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Temporal range: Late Cretaceous-Paleocene, 66–63 Ma
Purgatorius BW.jpg
Life restoration of P. unio
Scientific classification e
Kingdom: Animalia
Phylum: Chordata
Class: Mammalia
Order: Primates
Genus: Purgatorius
Valen & Sloan, 1965
Type species
Purgatorius unio
Valen & Sloan, 1965
  • Purgatorius unio Van Valen and Sloan, 1965
  • Purgatorius ceratops Van Valen and Sloan, 1965
  • Purgatorius janisae Van Valen, 1994
  • Purgatorius titusi Buckley, 1997

Purgatorius is the genus of the four extinct eutherian species typically (albeit it has been questioned lately; see below) believed to be the earliest example of a primate or a proto-primate, a primatomorph precursor to the Plesiadapiformes, dating to as old as 66 million years ago.[1] The first remains (P. unio and P. ceratops) were reported in 1965,[2] from what is now eastern Montana's Tullock Formation (early Paleocene, Puercan), specifically at Purgatory Hill (hence the animal's name) in deposits believed to be about 63 million years old, and at Harbicht Hill in the late Cretaceous and lower Paleocene Hell Creek Formation. Both locations are in McCone County.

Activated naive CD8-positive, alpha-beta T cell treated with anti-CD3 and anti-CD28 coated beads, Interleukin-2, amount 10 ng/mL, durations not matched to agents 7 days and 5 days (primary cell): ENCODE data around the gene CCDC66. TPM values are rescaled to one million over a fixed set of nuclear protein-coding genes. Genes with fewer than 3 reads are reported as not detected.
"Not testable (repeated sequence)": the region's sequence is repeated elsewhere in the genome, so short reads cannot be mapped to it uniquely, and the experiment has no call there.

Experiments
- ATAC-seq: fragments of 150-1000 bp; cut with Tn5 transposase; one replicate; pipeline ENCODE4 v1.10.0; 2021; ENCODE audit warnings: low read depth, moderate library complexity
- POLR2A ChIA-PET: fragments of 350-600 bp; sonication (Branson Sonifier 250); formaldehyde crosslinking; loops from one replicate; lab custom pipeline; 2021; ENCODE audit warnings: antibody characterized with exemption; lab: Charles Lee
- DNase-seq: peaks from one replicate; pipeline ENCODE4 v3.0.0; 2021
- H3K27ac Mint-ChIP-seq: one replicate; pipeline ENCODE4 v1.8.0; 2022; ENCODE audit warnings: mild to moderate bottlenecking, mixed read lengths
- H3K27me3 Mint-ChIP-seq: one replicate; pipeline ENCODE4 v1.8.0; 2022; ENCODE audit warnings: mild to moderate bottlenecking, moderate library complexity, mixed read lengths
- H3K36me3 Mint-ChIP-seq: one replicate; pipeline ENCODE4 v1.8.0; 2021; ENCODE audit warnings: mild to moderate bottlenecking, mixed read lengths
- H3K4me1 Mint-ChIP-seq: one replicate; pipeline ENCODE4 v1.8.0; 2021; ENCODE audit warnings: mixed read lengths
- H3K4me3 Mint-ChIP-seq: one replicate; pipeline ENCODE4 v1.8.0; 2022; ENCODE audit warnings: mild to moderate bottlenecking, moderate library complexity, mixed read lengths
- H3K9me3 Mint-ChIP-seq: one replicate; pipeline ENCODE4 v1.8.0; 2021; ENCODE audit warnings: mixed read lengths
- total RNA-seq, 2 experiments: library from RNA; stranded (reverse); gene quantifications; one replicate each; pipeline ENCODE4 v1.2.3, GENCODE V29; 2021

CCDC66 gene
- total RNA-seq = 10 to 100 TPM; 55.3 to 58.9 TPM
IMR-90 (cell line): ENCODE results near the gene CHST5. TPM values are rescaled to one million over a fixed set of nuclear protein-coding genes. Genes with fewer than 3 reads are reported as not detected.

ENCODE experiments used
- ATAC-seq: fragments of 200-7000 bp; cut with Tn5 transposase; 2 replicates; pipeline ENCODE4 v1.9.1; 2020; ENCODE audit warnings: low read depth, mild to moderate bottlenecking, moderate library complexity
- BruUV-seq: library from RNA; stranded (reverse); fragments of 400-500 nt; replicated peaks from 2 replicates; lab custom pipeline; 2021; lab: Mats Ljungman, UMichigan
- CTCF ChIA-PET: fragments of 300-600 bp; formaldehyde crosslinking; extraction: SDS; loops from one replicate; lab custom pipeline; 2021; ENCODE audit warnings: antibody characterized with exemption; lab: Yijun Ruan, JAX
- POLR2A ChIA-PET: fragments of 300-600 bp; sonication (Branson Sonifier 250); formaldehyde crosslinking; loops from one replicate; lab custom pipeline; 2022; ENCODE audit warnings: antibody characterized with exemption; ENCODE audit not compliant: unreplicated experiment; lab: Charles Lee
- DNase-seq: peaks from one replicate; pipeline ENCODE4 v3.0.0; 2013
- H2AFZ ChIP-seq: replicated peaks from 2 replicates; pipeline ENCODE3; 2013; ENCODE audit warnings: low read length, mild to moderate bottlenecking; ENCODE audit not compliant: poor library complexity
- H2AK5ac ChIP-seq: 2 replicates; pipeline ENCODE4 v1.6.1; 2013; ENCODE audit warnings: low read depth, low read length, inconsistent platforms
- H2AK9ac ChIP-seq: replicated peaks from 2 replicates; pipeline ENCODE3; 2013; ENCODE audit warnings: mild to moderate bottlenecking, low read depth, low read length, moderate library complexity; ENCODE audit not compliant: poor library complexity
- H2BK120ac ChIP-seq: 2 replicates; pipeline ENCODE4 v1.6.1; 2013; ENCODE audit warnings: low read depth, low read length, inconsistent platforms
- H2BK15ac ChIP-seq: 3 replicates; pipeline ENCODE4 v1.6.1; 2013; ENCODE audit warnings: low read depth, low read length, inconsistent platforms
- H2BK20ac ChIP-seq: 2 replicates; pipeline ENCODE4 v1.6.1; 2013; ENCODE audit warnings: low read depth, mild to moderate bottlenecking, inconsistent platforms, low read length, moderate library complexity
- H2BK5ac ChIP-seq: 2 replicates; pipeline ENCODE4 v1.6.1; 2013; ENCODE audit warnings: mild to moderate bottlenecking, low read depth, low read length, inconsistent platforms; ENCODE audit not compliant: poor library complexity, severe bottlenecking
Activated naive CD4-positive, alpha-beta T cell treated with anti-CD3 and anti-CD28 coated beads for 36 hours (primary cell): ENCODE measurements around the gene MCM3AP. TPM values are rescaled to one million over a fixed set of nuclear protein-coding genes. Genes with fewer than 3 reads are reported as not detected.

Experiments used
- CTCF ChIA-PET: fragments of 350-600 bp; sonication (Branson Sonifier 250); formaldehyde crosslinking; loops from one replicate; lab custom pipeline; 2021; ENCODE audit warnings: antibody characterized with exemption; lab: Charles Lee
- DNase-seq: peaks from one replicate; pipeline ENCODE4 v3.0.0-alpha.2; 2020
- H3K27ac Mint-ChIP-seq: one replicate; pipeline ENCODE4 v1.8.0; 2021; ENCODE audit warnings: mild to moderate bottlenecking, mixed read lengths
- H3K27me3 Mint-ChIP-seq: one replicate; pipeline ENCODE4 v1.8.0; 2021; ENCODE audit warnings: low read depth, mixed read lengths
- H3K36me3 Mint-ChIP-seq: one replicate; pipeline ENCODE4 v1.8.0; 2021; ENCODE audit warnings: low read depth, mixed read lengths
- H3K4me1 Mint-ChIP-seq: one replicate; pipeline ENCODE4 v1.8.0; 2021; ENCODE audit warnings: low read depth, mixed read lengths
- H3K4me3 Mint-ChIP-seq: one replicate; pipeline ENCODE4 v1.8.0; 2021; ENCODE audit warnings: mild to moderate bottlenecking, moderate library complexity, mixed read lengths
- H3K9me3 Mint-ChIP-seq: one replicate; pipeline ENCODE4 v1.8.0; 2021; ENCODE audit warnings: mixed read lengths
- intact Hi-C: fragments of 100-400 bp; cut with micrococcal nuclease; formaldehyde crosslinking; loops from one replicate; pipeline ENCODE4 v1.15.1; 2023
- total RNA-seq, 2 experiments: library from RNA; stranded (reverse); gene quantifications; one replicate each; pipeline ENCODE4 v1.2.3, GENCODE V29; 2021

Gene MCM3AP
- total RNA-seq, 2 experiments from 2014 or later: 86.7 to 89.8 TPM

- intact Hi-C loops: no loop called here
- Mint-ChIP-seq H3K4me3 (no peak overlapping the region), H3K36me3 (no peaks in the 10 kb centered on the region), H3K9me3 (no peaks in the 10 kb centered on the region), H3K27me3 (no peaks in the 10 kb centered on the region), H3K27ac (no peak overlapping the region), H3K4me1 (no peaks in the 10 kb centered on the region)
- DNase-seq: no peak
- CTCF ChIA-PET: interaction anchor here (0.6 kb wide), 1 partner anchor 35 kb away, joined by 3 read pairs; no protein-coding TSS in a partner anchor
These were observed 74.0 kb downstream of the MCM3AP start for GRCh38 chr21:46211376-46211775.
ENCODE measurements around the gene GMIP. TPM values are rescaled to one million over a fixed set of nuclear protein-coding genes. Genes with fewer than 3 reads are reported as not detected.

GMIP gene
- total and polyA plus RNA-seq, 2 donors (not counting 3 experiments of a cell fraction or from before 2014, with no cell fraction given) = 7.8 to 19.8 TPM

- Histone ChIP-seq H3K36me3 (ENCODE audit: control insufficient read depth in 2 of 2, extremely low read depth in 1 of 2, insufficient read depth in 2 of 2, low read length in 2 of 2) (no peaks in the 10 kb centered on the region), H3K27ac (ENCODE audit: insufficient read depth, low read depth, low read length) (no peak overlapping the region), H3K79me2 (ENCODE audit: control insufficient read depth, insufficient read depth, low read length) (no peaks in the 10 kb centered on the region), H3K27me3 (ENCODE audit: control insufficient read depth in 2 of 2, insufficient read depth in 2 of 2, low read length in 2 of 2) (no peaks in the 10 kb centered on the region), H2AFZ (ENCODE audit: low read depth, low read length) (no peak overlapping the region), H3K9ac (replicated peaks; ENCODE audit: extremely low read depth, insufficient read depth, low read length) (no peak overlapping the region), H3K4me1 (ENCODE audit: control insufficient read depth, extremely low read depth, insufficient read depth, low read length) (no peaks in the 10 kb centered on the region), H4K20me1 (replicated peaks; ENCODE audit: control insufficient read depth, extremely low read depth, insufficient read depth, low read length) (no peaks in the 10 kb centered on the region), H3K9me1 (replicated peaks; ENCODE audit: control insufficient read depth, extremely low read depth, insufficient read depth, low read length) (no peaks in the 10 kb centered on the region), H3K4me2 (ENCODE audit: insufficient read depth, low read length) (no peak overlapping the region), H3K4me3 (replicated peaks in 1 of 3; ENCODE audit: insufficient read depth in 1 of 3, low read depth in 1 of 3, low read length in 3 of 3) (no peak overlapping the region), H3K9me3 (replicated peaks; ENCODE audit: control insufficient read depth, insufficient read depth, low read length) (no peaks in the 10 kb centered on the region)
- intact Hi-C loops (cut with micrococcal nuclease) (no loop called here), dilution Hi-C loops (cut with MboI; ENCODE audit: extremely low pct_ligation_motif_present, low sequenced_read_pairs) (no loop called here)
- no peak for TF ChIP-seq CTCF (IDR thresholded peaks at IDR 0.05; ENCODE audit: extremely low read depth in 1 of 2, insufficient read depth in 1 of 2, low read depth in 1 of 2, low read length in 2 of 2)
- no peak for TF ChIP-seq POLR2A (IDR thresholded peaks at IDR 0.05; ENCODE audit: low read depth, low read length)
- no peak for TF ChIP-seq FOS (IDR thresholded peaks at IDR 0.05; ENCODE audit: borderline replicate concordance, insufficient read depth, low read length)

They have also been widely discovered in the early Paleocene Bug Creek fauna, along with leptictids.[3] These deposits were once thought to be latest Cretaceous, but it is now clear that they are Paleocene channels with time-averaged fossil assemblages. It is thought to have been rat-sized 6 in (15 cm) long and 1.3 ounces (about 37g) and a diurnal insectivore, who burrowed through small holes in the ground.

Description of remains[edit]

Postcanine dentition of P. unio is documented by 13 dentulous, fragmentary mandibles, a fragmentary maxillary and more than 50 isolated teeth from Garbani Locality 80 km west of Purgatory Hill. P. ceratops is represented by an isolated lower molar found at Harbicht Hill, McCone County.[4] The report of the occurrence of Purgatorius in the Late Cretaceous was based on an isolated, worn molar found in a channel filling that contains early Puercan fossils. It is also abundantly represented in Pu 2-3 local faunas in the northern Western interior, suggesting that it came into the area between 64.75 and 64.11 Mya. Fragmentary dentition from the Garbani Channel fauna from Purgatorius janisae shows that the lower dental formula was[5]